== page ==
During the February session, the Juniors class turned its focus to the Spanish Inquisition and its connections to the holiday of Purim. Students listened to a brief talk about the history of the Inquisition, learning how, just as Haman tried to get rid of the Jews in Persia in the ancient Purim story, during the late 1400s and early 1500s CE powerful people sought to eliminate the Jewish presence in Spain. The class also learned that just as Esther conceals her Jewishness in the Purim story, during the Inquisition many Jews hid their Jewishness and pretended to be Catholic in order to save their lives, while many Jewish people also acted as bravely and courageously as Esther and her uncle Mordechai to save the lives of other Jews. After playing a quick warm-up game of “The Big Wind Blows,” students selected partners and split into pairs to read The Cardinal’s Snuffbox, a choose-your-own-adventure story set during the Spanish Inquisition. Partners worked together to read and make choices about what the story’s main character, a Sephardic Jewish young person, ought to do when faced with all kinds of dangers and difficult decisions. After partners had the chance to read through a couple of different storylines, the class regrouped and discussed the different things, good and bad, that had befallen their character based on the choices that they made. Students reflected on what it would have been like to live during this difficult time in history, and shared the kinds of choices that they, as Jewish people, would have made. The discussion closed with a chance for the class to reflect on the positive as well as the negative qualities that the Inquisition brought out in people, and students brainstormed ways that horrible events like it could be prevented in the future. Finally, students listened to a recording of a Purim song called “El testamento de Aman” (“Haman’s Will”) from a Sephardic Jewish community in Morocco, following the lyrics in Ladino and translation and briefly discussing the song’s connection to the Purim story and the Sephardic Jewish experience. The lesson concluded, the Juniors headed downstairs to have lots of fun at the Purim carnival!
In February, the Middles class learned about Purim. Class started on a light note, as each student was asked to share a favorite joke in honor of this fun celebration. Then, after sharing what they already knew about Purim, students compared Esther to another strong Jewish woman, Donna Gracia. Donna Gracia rescued many people from the Inquisition. Students made their own groggers to take home. They also used their groggers while they listened to the Megillah. Class ended early, so that everyone could enjoy JCS’s annual Purim Carnival. It was so much fun this year, with new games created by staff, parents, and students.
This week at Or Emet JCS we learned the Purim story. We stomped our feet, shouted, and made noise every time we heard the name “Haman.” We got to make fun noise-makers out of paper plates and beans, and we learned an awesome Purim song. Afterwards, we all had fun at our Purim carnival with all of the JCS students!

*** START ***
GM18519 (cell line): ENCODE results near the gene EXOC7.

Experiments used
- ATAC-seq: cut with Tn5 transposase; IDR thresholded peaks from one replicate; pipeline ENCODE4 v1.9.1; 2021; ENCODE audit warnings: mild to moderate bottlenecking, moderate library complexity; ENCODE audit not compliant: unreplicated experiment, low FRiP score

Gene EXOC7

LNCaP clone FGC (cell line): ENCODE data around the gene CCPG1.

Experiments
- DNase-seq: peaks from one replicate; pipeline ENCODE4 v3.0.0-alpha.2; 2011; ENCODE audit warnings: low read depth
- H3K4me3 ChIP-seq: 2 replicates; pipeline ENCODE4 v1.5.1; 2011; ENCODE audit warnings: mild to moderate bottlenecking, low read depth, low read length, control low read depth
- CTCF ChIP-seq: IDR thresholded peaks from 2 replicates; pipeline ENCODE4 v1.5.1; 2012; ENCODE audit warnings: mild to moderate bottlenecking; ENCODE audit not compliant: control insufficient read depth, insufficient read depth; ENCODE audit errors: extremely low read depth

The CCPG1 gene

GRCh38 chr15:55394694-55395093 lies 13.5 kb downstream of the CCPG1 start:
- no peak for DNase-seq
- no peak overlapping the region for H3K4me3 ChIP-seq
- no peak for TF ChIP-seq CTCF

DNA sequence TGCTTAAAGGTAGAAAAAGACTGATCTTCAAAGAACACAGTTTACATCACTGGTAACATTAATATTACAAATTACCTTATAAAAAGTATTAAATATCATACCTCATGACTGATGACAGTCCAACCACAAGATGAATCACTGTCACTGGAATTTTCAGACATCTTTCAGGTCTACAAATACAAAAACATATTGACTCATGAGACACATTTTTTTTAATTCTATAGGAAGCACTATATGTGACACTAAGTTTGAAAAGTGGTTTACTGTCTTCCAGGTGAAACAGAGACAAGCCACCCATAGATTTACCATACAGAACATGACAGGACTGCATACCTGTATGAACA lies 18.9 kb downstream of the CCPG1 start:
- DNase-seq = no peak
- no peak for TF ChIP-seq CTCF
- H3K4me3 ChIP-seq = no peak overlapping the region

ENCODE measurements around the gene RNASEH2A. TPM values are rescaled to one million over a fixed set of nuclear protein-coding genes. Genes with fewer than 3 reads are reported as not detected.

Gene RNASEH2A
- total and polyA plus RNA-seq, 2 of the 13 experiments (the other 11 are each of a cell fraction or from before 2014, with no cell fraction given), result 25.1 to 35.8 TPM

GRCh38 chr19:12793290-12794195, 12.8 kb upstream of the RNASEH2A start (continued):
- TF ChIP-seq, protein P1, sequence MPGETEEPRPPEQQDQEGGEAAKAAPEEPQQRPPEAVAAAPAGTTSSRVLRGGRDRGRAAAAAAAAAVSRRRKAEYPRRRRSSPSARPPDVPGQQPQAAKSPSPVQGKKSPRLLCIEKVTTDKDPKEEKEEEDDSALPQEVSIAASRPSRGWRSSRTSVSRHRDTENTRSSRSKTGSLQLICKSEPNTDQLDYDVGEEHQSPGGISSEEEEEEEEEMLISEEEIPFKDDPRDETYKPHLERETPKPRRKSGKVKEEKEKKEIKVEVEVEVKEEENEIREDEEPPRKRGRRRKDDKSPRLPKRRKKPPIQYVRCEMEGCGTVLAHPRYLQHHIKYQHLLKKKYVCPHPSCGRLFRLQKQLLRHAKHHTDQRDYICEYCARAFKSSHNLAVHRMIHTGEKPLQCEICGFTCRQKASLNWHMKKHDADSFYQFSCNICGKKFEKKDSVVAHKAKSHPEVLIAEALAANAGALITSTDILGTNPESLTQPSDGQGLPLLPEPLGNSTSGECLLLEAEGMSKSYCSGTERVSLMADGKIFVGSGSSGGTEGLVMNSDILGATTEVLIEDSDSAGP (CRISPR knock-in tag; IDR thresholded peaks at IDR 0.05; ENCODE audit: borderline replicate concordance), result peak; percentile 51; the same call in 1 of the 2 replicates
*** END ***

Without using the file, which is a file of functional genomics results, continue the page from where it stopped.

The January session of the Juniors class focused on exploring the three main philosophies/ways of thinking about life and religion that Jewish people in the Sephardi and Mizrahi world developed during the Middle Ages. After opening with a brief opportunity for students to reflect on Tu B’Shevat and their own concerns about the environment, the class listened to a short talk that outlined these three primary philosophies–traditionalist, rationalist, and Kabbalist–and reinforced their connection to the holiday of Tu B’Shevat (which, with its focus on Israeli fruits and a “New Year for the Trees” that happens at a time when places like Minnesota are covered in snow, is very much connected to the Middle Eastern Jewish experience). Then Sarah came in to lead the regular Hebrew and music lesson, and students learned some Tu B’Shevat-appropriate Hebrew vocabulary for fruits, grains, etc (like “rimon,” meaning pomegranate) and sang the Israeli pioneer-farmer song “Zum Gali Gali” in rounds. Students returned then to their earlier discussion, and to learn more about traditional Jewish philosophy, they took part in a Talmudic-style debate about a real question from the Talmud–is it right for someone to remove rocks from their field and pile them on public land? Students debated the question in teams, and then reflected on how traditional Jewish philosophy agreed with their own judgement that public land must be protected and respected for the good of all. Next, after considering some ways that they didn’t agree with traditional Jewish philosophy, the class moved to consider the rationalist philosophy–exemplified by Maimonides–that grew out of medieval Jewish interest in science. However, instead of using rationalism to support religious ideas, students took turns coming up with rational explanations for ‘miraculous’ events described in the Torah. Finally, to learn more about Kabbalah, or Jewish mystical philosophy, students collaborated on a creative fill-in-the-blanks activity that required them to draw or act out missing words in a short reading about the kabbalist origins of the Tu B’Shevat seder and kabbalist ideas about spheres of energy, divinity, and tikkun olam. Students closed the day by joining in the Or Emet Tu B’Shevat seder.
In January, the Middles class prepared for Or Emet’s annual Tu B’Shevat seder by learning about nature and how we can respect the earth. We read A Tree is Nice by Janice May Udry, and talked about why we love trees. Then we made our own Tu B’Shevat trees, and each student decorated their tree by writing about how we can respect nature on the different leaves. Ms. Sarah taught the class a great song to share at the seder, and then we planted parsley seeds to celebrate growth and nature. With careful care, students may be able to use their parsley on their family’s Passover seder plates.